Retinitis pigmentosa (RP) is a common form of inherited retinal degeneration (IRD) that affects approximately 1 in 4000 people worldwide. The disease primarily affects rod photoreceptor cells, but cone photoreceptor cells can also be affected. RP is characterized by phenotypic and genotypic heterogeneity, and night blindness is usually the first symptom, followed by tunnel vision and eventually total blindness. RP can be inherited in different modes, including autosomal dominant, autosomal recessive, and X-linked inheritance. Non-mendelian inheritance patterns, such as digenic and maternal inheritance, can also occur in RP. Additionally, non-syndromic RP is linked to genes expressed specifically in the retina and those involved in the functions of the retinal pigment epithelium and photoreceptors. Currently, over 300 genes have been discovered to be associated with RP. Among them, PRPF31 has been identified as a cause of RP, and its subtype has been designated as RP11. Unfortunately, there is currently no known treatment for PRPF31-related autosomal dominant RP. The most well-known gene therapy for inherited retinal degenerations is the use of AAV through subretinal administration for treating Leber congenital amaurosis type 2, which is also the first FDA-approved gene therapy for IRDs.
A five-generation family with early-onset RP with autosomal dominant inheritance mode was described in a recent study published in Journal of Clinical Medicine by Fudan University researchers: Dr. Yuanzheng Lan, Dr. Yuhong Chen, Dr. Yunsheng Qiao, Dr. Qingdan Xu, Dr. Ruyi Zhai, Dr. Xinghuai Sun, Dr. Jihong Wu and Professor Xueli Chen from Fudan University. Of all the documented RP11 families with PRPF31 significant deletions, it had the longest pedigree. Also, it was the first time the early onset (almost 3 years old) generally manifested in this lineage, which was discovered in all affected individuals, has been described.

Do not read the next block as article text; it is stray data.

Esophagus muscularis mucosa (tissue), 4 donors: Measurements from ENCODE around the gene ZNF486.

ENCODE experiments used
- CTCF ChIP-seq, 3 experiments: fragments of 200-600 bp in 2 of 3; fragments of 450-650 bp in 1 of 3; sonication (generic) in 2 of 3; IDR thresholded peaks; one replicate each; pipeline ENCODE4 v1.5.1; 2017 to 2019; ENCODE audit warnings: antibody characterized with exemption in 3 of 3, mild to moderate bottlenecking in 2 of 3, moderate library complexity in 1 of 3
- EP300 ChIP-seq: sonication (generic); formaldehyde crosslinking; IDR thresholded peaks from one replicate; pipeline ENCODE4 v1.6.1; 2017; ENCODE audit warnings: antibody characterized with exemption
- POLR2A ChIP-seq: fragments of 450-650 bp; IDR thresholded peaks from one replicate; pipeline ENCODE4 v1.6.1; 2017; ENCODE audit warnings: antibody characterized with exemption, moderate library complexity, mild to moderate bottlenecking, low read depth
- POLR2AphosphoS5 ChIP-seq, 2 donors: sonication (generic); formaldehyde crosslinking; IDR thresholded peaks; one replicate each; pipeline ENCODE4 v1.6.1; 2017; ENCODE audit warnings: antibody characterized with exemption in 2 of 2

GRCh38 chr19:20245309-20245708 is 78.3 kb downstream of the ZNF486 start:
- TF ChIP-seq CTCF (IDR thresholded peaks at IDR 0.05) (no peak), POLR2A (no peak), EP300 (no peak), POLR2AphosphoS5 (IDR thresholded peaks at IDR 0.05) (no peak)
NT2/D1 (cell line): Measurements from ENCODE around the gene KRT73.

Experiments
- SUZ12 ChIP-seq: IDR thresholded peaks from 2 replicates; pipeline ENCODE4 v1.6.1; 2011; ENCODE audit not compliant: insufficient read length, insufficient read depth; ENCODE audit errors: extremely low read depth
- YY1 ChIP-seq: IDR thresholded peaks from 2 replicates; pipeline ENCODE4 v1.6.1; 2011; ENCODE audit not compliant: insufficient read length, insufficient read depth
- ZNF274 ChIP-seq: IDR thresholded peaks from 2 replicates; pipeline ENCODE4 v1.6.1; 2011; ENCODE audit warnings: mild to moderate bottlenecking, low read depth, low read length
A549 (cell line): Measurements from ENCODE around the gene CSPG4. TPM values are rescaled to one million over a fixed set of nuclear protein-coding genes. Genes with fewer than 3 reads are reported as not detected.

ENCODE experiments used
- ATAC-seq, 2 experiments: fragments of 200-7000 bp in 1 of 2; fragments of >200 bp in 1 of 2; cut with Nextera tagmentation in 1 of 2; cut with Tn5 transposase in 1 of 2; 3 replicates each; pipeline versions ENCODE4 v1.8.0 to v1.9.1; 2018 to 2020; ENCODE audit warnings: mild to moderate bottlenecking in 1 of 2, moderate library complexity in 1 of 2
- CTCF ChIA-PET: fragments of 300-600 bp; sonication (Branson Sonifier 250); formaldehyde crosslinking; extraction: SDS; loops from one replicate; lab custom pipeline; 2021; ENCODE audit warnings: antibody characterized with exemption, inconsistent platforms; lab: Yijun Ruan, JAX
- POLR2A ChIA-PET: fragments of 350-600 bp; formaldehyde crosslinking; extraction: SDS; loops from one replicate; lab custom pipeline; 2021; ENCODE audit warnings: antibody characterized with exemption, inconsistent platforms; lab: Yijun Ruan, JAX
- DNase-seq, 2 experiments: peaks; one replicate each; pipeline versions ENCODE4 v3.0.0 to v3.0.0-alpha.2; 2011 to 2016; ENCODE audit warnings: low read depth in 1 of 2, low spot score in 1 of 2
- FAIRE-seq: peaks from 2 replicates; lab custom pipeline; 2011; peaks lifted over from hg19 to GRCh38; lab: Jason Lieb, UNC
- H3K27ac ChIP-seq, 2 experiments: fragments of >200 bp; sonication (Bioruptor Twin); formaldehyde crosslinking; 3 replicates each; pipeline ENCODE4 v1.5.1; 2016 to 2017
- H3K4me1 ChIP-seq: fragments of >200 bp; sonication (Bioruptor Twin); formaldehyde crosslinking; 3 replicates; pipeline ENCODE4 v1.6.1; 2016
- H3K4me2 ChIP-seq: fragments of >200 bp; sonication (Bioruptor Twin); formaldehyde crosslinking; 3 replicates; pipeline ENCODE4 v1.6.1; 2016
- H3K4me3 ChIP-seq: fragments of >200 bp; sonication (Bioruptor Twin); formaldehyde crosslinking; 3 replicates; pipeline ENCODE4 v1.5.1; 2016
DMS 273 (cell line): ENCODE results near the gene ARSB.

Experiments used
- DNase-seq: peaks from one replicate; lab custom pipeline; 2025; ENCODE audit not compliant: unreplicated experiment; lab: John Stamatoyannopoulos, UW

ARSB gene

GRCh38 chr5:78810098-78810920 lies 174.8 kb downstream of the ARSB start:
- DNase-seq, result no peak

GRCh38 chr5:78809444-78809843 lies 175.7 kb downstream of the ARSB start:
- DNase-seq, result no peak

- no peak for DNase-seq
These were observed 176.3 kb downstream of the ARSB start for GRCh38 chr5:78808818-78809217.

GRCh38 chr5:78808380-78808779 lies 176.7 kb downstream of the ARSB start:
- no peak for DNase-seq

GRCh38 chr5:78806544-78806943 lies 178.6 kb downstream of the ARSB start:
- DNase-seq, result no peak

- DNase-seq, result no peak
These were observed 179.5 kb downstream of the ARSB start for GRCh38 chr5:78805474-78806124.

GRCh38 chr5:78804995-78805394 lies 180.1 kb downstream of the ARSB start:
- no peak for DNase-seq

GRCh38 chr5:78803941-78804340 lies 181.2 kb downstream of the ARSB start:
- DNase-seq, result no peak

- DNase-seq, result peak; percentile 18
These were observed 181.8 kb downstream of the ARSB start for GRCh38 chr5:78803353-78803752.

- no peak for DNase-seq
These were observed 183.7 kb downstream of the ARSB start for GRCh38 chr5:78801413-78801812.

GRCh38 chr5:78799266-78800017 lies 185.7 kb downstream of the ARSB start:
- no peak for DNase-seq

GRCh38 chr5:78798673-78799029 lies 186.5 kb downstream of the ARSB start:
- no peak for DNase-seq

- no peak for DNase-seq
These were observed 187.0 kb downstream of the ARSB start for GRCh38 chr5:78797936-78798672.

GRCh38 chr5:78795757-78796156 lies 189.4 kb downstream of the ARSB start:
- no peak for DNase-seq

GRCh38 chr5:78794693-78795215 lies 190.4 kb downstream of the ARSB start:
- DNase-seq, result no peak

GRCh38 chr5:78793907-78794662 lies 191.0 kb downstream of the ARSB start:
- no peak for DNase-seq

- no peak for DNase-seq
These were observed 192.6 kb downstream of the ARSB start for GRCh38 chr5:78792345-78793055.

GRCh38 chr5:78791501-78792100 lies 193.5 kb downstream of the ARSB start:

The present study aimed to investigate the genetic cause of autosomal dominant retinitis pigmentosa (adRP) and the underlying molecular mechanisms of incomplete penetrance in a Chinese family affected with adRP. The authors conducted ophthalmic examinations for all enrolled family members, and performed whole genome sequencing (WGS), multiplex ligation-dependent probe amplification (MLPA), linkage analysis, and haplotype construction in all participants. They also performed RNA sequencing (RNA-seq) to analyze the regulation mechanism of incomplete penetrance among affected patients, mutation carriers, and healthy controls. In the studied family, authors identified a novel heterozygous large deletion of 69 kilobase (kb) in 19q13.42, which encompassed exon 1 of the PRPF31 gene and five upstream genes: TFPT, OSCAR, NDUFA3, TARM1, and VSTM1. We found that 14 individuals in the family carried this deletion.
Interestingly, three family members were sequenced and diagnosed as non-penetrant carriers (NPCs), which means they carried the genetic mutation but did not manifest the disease phenotype. RNA-seq showed significant differential expression of genes in deletion between mutation carriers and healthy controls. They found that the RP11 pedigree in this study was the largest pedigree compared to other reported RP11 pedigrees with large deletions. All affected members in this family showed early onset, which was considered a special phenotype and was firstly reported in an RP11 family. The differential expression of PRPF31 between affected and unaffected subjects indicated haploinsufficiency as a cause of the disease in the family. Researchers also found that other genes with significant differential expression might play a cooperative effect on the penetrance of RP11.
In summary, this study provides novel insights into the genetic cause and underlying molecular mechanisms of incomplete penetrance in adRP. The identification of a novel large deletion in PRPF31 and five upstream genes and the discovery of a special phenotype in this RP11 family are valuable contributions to the field. The findings may lead to the development of more effective genetic counseling and treatment strategies for patients with adRP.
Lan Y, Chen Y, Qiao Y, Xu Q, Zhai R, Sun X, Wu J, Chen X. A 69 kb Deletion in chr19q13. 42 including PRPF31 Gene in a Chinese Family Affected with Autosomal Dominant Retinitis Pigmentosa. Journal of Clinical Medicine. 2022 Nov 11;11(22):6682.